2 = Competent to perform task without supervision
3 = Competent to lead/supervise task
4 = Competent to perform and train task (qualified trainer)
We use a similar approach to define the competence of most of the union jobs at my facility. Level 0 is essentially the equivalent of a new hire, which then progresses through to at least level 2 and higher, with the level 4 employees fully competent to train other employees.

When determining your requirements, just keep in mind how critical competence is for each of the jobs / tasks. Some competencies may need to be evaluated more frequently than others. What comes to my mind are those individuals who we depend on to manage emergencies such as HAZMAT Team members, Safety Team members and the like. Such competencies should likely be assessed more frequently than once a year. Other jobs may not require frequent evaluations of competence and once a year or even once every other year may be adequate? Of course, sometimes when you are unsure of how stringent to be with the interval, it may be best to err on the side of caution or even to set a standard interval of evaluation? E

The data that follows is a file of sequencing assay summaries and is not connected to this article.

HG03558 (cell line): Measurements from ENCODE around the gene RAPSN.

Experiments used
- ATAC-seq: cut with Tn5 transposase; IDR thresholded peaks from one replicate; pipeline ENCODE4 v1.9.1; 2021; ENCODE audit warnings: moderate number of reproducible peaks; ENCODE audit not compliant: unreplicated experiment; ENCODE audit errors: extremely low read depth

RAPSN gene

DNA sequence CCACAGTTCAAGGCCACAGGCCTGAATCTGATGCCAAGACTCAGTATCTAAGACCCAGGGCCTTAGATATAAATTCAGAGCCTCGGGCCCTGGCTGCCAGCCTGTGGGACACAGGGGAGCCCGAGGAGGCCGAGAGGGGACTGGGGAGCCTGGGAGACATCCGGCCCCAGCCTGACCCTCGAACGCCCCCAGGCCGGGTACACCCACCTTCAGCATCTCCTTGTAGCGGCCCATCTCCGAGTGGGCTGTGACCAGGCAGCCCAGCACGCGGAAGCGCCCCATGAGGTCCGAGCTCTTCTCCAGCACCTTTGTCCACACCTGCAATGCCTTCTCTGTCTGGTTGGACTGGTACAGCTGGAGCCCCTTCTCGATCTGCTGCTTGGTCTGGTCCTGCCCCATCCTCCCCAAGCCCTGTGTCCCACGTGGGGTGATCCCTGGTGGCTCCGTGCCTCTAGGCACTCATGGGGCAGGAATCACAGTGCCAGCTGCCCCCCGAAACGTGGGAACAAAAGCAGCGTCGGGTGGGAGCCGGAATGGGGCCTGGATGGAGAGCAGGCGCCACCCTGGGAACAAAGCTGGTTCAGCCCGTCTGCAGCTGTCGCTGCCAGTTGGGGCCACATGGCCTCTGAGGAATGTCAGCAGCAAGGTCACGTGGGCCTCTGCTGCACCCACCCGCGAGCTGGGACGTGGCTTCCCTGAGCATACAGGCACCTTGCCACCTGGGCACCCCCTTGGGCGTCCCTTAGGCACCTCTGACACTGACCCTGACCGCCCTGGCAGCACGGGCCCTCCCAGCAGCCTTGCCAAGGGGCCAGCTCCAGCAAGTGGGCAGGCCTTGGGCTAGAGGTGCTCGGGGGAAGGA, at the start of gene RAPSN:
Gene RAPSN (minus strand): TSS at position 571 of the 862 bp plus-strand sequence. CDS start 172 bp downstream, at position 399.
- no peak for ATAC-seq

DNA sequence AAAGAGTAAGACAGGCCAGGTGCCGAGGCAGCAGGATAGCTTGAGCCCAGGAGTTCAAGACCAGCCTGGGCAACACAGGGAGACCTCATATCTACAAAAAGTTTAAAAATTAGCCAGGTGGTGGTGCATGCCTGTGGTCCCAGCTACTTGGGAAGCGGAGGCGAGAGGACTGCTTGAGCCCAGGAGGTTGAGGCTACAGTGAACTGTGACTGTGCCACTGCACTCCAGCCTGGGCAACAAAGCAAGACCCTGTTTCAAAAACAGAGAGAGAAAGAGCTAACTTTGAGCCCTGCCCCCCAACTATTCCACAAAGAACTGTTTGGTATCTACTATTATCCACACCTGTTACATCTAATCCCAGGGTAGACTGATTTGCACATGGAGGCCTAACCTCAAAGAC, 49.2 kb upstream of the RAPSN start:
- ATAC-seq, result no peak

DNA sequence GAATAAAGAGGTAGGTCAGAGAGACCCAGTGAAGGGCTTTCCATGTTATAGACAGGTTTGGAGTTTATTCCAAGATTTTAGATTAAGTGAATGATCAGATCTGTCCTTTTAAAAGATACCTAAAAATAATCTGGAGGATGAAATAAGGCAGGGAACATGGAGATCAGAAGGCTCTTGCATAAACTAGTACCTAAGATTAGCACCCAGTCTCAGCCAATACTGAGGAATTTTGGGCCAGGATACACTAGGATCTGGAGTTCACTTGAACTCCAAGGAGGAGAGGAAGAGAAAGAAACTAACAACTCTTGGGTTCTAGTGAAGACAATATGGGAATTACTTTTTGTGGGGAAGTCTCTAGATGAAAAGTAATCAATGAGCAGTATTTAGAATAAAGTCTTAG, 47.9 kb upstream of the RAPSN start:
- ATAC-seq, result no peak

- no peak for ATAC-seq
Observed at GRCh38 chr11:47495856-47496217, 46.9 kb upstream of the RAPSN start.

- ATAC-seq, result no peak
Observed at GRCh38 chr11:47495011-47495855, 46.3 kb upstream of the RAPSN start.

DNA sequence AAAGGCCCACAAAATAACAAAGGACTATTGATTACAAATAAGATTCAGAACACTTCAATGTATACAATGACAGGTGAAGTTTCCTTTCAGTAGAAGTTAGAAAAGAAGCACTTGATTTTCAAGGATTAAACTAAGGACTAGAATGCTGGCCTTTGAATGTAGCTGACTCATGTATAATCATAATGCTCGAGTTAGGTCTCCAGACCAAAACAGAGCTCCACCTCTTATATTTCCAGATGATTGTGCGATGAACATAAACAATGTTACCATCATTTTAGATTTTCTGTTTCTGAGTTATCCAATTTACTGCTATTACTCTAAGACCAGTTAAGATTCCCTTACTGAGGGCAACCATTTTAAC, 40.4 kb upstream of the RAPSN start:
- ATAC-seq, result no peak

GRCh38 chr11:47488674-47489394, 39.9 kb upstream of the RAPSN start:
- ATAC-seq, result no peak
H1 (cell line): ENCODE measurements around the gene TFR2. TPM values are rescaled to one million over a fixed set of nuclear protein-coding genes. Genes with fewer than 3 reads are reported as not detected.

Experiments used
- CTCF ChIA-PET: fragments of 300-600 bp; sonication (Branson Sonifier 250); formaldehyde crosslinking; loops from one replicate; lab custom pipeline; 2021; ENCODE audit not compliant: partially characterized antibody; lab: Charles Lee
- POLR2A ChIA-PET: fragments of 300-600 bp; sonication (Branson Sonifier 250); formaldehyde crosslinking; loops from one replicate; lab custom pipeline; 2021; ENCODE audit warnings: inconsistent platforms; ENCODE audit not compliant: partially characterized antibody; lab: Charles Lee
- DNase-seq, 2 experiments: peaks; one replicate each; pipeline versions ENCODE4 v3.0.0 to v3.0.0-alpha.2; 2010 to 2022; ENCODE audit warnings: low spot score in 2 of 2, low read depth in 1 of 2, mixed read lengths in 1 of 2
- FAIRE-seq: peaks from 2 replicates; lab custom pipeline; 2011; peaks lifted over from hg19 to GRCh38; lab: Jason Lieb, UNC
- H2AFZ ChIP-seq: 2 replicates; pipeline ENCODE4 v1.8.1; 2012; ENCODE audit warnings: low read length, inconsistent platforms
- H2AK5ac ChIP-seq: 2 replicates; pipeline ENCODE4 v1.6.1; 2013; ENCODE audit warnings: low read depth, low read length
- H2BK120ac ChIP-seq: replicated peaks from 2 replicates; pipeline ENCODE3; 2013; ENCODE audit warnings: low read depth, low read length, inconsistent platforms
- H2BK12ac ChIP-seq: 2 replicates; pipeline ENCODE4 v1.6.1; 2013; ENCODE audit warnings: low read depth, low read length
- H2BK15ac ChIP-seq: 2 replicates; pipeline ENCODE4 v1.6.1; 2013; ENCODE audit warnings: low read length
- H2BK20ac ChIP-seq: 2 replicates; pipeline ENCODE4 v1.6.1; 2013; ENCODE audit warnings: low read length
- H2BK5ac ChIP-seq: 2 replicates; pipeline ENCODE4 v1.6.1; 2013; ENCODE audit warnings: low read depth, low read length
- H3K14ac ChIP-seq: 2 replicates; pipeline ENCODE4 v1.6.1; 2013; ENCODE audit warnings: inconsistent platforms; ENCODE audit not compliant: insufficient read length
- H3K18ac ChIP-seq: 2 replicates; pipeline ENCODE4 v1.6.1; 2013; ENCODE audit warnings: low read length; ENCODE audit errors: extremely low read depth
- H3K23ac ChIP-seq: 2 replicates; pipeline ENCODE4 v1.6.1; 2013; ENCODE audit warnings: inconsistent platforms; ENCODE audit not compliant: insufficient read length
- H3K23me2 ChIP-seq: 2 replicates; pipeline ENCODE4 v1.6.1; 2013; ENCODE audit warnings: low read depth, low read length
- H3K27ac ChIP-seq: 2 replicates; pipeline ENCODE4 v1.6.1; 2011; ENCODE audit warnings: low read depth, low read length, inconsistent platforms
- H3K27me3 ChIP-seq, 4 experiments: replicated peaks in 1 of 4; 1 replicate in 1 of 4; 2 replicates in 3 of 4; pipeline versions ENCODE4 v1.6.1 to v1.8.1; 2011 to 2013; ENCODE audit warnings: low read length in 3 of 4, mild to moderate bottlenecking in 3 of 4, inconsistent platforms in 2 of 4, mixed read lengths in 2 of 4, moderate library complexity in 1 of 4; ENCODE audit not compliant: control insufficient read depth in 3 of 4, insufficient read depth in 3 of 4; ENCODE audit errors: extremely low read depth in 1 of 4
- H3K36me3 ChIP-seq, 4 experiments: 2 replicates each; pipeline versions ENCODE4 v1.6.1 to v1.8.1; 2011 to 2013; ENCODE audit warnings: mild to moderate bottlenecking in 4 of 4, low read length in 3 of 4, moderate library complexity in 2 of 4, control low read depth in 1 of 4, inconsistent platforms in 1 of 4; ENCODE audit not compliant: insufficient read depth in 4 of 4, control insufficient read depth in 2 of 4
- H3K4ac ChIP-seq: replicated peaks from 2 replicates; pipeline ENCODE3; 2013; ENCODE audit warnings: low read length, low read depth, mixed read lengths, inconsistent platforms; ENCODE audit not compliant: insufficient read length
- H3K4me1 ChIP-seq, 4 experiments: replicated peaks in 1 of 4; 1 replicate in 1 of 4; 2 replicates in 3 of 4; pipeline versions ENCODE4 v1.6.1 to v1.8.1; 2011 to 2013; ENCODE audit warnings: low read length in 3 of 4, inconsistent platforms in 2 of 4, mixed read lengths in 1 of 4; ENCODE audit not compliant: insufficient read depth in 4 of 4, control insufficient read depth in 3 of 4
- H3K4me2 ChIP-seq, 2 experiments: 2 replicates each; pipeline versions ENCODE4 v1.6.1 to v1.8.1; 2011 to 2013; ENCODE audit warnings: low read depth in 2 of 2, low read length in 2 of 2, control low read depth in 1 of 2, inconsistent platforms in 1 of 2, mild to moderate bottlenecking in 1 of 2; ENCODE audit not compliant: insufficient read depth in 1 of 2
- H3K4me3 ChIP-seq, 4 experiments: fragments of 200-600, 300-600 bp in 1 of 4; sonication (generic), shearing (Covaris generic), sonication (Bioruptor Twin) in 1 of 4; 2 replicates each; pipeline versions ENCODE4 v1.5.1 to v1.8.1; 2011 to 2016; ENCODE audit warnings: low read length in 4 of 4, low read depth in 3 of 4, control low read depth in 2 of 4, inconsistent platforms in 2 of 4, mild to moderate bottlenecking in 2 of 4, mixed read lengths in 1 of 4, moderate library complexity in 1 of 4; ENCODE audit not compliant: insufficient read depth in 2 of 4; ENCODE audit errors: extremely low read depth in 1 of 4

R

Rosana

#9
howste,

yes each square represents the levels of competence. I use the same levels like you

0 = Need identified but not completed
1 = Competent to perform task with supervision
2 = Competent to perform task without supervision
3 = Competent to lead/supervise task
4 = Competent to perform and train task (qualified trainer)

I have it only with Production. Now I am working with the office but it is hard to find the category in each department.